Star Citizen is no stranger to "pay-to-win" accusations, but the criticism intensified this week following developer Cloud Imperium Games' decision to remove the cap on in-game currency that players can accumulate. Previously, you could only hoard 150,000 United Earth Credits (UEC), but now players can stockpile as much as they want, albeit they are still limited to purchasing a maximum of 25,000 UEC a day.
Members of the community immediately criticised the move. UEC is not yet usable in the game, but one user (the top comment on the linked thread) pointed out that, theoretically, you could buy 25,000 UEC every day until the game launched, which would leave you with enough to "outright control the economy", or at least drive inflation sky-high.
Chris Roberts, Cloud Imperium Games co-founder, has responded to those concerns by saying that removing the cap does not make Star Citizen pay-to-win because there is no "specific win state". As he put it in a letter to players on Friday, "you win by having fun, and fun is different things to different people".
"This may be a foreign concept to gamers as the majority of games are about winning and losing, but Star Citizen isn’t a normal game," he said in the letter. "[It] isn’t some race to the top; it’s not like Highlander where 'There can only be one!'—it is an open-ended persistent universe sandbox that doesn’t have an end game or a specific win-state."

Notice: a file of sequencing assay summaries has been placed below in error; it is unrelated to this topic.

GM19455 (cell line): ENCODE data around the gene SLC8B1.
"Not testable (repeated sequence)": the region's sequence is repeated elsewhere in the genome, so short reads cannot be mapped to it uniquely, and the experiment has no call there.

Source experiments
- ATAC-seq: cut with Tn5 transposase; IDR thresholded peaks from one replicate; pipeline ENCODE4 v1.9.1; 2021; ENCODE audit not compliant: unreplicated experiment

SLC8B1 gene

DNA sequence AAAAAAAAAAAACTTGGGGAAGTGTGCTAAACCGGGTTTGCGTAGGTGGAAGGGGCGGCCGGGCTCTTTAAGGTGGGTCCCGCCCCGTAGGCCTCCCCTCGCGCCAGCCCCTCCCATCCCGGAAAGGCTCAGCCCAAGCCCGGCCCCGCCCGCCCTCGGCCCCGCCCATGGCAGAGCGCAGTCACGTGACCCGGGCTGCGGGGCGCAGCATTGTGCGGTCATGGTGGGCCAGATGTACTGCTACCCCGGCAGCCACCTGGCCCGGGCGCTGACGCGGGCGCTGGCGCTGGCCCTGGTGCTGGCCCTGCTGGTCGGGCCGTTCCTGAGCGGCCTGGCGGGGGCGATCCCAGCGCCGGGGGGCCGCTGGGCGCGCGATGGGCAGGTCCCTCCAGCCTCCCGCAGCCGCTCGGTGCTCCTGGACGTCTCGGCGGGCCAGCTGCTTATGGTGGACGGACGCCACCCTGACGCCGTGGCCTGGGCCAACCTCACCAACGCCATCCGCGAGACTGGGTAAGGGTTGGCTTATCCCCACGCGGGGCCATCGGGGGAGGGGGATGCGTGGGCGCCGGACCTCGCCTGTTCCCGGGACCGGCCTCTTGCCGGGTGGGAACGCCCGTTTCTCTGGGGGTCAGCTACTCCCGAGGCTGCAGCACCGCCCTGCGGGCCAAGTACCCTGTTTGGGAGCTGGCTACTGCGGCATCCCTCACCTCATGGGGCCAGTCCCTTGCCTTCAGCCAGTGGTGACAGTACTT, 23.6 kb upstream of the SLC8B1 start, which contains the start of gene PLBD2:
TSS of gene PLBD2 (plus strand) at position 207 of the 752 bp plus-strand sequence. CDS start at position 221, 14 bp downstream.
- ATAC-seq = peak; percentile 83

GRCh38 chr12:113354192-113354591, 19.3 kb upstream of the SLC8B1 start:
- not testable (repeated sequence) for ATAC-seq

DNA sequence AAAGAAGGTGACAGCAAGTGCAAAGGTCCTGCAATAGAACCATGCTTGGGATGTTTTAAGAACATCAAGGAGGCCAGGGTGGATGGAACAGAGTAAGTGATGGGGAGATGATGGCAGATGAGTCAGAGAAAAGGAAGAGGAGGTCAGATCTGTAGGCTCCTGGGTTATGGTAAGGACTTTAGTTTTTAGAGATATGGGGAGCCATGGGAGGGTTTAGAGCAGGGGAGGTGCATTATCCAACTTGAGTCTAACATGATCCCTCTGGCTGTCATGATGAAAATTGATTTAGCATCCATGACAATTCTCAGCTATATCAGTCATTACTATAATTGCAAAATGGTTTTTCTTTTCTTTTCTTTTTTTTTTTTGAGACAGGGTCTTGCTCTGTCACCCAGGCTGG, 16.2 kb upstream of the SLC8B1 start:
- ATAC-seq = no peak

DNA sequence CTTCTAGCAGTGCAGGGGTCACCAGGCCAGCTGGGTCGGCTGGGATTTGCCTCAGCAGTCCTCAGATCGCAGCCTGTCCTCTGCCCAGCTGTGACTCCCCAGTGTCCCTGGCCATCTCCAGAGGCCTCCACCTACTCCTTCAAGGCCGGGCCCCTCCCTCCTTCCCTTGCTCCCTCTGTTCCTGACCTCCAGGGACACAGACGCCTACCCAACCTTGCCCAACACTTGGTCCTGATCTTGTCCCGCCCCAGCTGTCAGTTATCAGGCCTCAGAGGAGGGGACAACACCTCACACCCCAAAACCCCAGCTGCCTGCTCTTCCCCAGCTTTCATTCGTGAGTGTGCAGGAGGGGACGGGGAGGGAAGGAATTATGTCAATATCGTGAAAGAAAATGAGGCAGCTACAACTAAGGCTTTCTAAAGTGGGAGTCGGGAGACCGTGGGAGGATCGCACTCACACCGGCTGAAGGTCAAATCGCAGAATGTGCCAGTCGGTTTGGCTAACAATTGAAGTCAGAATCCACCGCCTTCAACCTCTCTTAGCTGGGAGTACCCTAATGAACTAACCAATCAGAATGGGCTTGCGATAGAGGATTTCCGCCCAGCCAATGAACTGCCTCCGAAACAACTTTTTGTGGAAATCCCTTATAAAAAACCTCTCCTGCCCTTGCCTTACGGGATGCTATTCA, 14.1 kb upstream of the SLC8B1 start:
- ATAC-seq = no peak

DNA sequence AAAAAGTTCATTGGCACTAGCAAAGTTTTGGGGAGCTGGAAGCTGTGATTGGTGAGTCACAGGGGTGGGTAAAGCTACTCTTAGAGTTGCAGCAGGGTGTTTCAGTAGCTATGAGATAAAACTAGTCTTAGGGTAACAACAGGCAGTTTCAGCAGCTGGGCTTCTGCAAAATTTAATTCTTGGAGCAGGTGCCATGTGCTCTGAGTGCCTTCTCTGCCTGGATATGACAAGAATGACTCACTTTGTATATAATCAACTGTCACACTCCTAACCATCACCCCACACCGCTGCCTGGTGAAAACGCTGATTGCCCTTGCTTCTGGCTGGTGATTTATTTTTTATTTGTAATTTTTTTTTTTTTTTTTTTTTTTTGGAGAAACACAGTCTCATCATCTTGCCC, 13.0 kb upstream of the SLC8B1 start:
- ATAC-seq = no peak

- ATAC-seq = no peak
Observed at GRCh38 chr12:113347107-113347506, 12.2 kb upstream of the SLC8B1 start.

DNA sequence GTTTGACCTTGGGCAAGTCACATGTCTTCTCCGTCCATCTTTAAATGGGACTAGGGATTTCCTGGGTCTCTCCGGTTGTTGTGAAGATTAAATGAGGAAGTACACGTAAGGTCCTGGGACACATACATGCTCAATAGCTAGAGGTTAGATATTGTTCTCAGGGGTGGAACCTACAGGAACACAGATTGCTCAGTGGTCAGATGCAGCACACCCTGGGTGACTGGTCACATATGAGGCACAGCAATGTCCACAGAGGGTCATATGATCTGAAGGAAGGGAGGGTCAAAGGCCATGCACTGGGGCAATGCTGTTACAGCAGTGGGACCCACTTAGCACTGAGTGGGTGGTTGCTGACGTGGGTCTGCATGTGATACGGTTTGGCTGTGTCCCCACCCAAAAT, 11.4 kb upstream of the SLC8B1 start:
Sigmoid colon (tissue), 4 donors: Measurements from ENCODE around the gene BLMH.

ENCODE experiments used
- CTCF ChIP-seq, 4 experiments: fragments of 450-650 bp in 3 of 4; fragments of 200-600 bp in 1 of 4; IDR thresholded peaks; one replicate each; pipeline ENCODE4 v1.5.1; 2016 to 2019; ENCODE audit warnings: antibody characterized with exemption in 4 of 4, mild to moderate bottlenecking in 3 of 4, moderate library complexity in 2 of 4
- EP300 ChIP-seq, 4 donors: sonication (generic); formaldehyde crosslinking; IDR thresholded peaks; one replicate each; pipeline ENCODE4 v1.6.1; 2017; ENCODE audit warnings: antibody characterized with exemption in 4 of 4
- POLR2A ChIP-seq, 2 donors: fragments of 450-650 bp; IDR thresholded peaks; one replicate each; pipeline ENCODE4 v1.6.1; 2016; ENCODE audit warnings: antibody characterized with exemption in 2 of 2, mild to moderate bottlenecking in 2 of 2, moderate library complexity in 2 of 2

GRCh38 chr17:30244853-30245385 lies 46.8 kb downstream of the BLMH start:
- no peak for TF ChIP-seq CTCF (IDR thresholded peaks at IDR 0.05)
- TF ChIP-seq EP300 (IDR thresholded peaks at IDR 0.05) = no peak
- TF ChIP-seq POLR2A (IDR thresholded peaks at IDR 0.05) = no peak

He went on to say that PvP, where players with better ships will hold an advantage, only makes up a fraction of the game, and that players can opt out entirely if they want. He added that it was a "puzzle" that critics of the system don’t have a problem with the stockpiling of expensive ships or items but think that a "player having more than 150,000 UEC is game-breaking".
He also explained the reasoning behind the initial decision, which stemmed from the fact that players can "melt" some items back to UEC, including items purchased in the now-defunct Voyager Direct web store. You'd especially want to do this if you bought an item at a higher price than it is worth now, cashing out for UEC rather than keeping an overvalued item.
The 150,000 UEC cap had to go, Roberts explained, because the value of the items that many players wished to melt down far exceeded the cap.
You can see Roberts talk through the decision in more detail in the video below—skip to 32:40 for his explanation. What do you think of the decision, and of Roberts' response?
PC Gamer Newsletter
Sign up to get the best content of the week, and great gaming deals, as picked by the editors.
Samuel Horti is a long-time freelance writer for PC Gamer based in the UK, who loves RPGs and making long lists of games he'll never have time to play.